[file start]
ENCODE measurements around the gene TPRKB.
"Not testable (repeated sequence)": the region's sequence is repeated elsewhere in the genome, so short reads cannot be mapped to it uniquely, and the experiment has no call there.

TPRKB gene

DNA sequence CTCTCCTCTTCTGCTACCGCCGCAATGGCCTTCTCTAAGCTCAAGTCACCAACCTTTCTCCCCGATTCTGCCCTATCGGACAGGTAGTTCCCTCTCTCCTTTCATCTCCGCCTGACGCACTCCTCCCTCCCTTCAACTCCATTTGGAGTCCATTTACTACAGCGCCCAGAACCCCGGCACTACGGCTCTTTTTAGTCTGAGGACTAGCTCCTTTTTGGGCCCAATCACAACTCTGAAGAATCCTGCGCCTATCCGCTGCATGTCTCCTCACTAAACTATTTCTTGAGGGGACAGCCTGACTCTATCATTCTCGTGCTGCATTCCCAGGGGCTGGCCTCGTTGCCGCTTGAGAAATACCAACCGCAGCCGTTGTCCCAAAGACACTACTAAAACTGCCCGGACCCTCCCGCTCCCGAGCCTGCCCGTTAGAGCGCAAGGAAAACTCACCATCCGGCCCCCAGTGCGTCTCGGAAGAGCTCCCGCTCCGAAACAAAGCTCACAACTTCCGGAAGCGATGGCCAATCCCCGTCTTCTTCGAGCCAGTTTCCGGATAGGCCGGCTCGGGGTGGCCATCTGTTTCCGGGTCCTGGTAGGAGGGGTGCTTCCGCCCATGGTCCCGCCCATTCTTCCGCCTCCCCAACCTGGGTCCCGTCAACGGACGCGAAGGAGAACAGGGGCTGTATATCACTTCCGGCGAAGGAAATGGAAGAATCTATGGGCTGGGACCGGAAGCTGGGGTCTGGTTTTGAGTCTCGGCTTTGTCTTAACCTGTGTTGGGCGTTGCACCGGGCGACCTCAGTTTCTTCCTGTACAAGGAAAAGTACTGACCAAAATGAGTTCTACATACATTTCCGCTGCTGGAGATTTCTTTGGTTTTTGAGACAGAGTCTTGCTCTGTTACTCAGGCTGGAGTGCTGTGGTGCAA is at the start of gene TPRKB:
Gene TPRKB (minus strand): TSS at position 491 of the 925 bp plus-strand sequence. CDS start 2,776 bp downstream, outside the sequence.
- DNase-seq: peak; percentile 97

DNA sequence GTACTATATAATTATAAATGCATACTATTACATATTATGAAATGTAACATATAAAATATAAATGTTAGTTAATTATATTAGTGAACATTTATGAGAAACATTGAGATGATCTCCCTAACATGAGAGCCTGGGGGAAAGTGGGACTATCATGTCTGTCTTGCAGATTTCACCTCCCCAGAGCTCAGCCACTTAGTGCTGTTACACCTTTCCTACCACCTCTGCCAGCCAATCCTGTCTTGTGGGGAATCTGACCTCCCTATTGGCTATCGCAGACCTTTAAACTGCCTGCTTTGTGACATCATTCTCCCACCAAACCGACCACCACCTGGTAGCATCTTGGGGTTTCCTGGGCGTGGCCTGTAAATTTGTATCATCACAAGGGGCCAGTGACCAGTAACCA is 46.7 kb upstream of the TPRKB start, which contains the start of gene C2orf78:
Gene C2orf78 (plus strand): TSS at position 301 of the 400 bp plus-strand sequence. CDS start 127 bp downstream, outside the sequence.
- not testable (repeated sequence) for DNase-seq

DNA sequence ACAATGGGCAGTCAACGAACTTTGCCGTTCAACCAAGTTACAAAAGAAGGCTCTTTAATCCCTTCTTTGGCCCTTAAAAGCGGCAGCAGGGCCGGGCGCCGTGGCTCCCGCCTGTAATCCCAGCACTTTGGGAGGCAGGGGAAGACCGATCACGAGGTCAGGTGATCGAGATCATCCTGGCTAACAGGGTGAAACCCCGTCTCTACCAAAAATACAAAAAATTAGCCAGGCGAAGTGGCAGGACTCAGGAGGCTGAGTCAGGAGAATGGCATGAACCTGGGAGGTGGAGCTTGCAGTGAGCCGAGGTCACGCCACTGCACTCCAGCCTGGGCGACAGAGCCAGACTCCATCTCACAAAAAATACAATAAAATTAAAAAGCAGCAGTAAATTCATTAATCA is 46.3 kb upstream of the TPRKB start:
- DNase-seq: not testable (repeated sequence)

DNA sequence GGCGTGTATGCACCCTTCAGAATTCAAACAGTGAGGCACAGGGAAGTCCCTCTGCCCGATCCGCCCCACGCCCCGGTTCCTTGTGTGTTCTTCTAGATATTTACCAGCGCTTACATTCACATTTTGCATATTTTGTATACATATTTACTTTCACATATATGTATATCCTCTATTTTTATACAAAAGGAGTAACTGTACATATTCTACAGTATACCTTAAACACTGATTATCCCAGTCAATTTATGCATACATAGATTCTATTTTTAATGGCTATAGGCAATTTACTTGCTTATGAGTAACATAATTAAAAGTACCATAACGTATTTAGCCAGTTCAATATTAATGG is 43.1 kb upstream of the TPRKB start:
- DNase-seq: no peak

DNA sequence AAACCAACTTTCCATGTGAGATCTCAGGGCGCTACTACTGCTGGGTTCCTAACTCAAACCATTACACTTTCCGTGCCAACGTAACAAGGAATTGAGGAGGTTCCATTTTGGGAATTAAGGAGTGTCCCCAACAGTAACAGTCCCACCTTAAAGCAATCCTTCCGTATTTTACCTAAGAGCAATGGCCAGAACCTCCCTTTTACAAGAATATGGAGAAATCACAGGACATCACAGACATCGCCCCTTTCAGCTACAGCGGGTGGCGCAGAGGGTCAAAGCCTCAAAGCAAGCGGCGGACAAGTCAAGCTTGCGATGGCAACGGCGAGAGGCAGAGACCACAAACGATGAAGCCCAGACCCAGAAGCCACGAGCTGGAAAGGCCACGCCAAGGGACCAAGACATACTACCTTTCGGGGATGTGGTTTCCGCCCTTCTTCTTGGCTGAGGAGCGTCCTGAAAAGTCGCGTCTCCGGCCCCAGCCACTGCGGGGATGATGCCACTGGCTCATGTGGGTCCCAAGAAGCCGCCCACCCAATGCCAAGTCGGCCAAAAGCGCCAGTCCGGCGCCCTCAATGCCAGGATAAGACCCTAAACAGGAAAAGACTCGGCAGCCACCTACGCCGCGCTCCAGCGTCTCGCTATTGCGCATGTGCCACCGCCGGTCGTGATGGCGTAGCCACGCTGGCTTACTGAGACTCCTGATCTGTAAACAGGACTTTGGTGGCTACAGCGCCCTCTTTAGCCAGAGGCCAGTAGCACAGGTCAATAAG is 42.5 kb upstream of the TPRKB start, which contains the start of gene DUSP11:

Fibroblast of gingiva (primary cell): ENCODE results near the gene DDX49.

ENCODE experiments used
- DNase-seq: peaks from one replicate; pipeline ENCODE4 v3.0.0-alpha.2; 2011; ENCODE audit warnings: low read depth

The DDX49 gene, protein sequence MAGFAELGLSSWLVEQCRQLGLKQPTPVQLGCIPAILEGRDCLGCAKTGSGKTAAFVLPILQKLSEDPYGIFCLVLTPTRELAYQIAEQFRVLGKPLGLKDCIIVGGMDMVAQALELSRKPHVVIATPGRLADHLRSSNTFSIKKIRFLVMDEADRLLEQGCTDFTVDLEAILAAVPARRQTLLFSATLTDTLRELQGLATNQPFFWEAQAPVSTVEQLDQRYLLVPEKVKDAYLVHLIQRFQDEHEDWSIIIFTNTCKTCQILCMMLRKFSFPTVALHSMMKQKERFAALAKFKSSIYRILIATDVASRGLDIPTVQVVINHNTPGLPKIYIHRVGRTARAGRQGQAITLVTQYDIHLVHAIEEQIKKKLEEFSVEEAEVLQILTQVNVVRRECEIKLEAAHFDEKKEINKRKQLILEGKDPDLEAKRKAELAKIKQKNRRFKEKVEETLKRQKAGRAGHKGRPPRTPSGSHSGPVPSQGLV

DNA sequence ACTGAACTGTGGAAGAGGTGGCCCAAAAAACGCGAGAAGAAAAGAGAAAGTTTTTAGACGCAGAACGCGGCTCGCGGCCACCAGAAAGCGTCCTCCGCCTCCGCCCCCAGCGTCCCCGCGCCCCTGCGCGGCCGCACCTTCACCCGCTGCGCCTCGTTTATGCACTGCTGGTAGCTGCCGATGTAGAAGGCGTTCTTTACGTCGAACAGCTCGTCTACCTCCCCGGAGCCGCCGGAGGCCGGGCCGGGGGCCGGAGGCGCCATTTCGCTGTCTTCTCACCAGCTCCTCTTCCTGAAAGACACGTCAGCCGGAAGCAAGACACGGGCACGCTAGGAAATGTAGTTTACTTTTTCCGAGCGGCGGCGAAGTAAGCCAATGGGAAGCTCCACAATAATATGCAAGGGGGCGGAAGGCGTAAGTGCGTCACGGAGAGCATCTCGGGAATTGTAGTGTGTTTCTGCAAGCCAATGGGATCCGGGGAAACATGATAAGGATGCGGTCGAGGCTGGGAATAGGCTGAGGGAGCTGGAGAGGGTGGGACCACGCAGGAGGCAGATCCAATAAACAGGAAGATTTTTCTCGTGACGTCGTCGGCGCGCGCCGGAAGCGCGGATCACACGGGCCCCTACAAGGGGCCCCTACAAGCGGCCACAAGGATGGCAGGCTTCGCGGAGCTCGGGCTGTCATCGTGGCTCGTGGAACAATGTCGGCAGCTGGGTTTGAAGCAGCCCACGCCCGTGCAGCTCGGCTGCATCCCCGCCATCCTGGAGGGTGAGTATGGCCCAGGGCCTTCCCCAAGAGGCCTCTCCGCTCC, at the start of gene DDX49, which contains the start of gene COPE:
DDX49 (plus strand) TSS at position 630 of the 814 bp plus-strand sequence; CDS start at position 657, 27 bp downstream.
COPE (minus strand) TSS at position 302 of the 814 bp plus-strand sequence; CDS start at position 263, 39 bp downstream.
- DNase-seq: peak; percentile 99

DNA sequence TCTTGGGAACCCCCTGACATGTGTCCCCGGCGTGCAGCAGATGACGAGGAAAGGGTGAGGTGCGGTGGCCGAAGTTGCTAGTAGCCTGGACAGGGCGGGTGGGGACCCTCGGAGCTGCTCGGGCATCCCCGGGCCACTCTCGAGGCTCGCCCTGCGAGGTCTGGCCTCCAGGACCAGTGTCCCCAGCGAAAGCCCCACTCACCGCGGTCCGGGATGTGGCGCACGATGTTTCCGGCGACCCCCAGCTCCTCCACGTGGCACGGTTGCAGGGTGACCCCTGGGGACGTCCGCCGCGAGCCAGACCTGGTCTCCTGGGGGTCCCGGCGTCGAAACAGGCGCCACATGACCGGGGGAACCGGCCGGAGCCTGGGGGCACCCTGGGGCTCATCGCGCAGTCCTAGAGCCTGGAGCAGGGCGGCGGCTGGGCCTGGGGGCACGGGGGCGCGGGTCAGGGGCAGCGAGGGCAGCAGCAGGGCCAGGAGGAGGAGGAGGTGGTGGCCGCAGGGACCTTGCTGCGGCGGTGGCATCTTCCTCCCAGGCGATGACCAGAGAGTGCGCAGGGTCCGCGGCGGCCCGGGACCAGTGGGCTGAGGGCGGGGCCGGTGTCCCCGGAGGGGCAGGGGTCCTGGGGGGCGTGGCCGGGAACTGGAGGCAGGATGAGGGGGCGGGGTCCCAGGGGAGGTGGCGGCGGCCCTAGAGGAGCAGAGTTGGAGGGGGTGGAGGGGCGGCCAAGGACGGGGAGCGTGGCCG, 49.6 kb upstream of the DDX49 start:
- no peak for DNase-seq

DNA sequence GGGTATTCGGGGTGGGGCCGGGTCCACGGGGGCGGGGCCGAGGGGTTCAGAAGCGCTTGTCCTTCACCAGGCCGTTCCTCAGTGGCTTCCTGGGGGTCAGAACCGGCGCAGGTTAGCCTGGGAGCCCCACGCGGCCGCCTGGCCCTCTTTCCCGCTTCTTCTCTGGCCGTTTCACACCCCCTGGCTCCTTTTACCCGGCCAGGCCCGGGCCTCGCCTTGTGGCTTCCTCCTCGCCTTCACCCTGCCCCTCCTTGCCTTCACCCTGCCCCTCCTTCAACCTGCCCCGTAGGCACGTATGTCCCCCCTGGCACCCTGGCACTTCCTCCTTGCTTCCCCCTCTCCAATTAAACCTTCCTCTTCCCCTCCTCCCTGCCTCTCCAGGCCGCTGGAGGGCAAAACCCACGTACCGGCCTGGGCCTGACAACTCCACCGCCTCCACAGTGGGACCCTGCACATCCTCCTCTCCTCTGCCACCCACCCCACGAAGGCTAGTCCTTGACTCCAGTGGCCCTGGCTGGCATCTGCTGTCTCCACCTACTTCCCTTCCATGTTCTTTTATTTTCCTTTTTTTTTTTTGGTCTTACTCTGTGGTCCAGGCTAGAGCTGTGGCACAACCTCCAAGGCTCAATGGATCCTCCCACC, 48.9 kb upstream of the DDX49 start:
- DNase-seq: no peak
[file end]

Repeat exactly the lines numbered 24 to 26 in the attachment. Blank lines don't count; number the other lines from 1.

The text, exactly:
- no peak for DNase-seq

DNA sequence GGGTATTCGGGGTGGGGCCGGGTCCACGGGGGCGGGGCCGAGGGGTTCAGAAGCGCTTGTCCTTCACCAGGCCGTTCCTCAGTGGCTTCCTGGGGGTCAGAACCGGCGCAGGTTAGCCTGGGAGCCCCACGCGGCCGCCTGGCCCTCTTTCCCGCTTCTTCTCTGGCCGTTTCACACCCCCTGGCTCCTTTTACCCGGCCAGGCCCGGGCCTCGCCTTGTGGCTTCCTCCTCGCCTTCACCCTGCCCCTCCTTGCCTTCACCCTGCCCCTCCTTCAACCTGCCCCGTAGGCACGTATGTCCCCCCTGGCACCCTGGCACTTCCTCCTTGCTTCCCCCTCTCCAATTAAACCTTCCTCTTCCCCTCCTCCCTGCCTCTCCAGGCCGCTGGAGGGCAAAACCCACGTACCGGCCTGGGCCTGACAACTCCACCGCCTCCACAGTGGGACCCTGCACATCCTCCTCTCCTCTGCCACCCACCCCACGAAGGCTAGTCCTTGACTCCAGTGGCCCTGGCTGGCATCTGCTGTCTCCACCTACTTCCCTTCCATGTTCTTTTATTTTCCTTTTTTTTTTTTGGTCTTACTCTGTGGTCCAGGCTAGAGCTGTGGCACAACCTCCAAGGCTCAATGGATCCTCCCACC, 48.9 kb upstream of the DDX49 start:
- DNase-seq: no peak